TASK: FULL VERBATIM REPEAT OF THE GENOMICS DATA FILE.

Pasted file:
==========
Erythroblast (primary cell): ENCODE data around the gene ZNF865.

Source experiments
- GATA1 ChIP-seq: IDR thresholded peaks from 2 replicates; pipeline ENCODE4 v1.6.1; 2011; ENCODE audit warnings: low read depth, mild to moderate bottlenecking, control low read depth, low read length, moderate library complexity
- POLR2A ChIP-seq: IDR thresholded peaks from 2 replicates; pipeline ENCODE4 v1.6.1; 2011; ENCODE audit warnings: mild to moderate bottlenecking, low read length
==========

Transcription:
Erythroblast (primary cell): ENCODE data around the gene ZNF865.

Source experiments
- GATA1 ChIP-seq: IDR thresholded peaks from 2 replicates; pipeline ENCODE4 v1.6.1; 2011; ENCODE audit warnings: low read depth, mild to moderate bottlenecking, control low read depth, low read length, moderate library complexity
- POLR2A ChIP-seq: IDR thresholded peaks from 2 replicates; pipeline ENCODE4 v1.6.1; 2011; ENCODE audit warnings: mild to moderate bottlenecking, low read length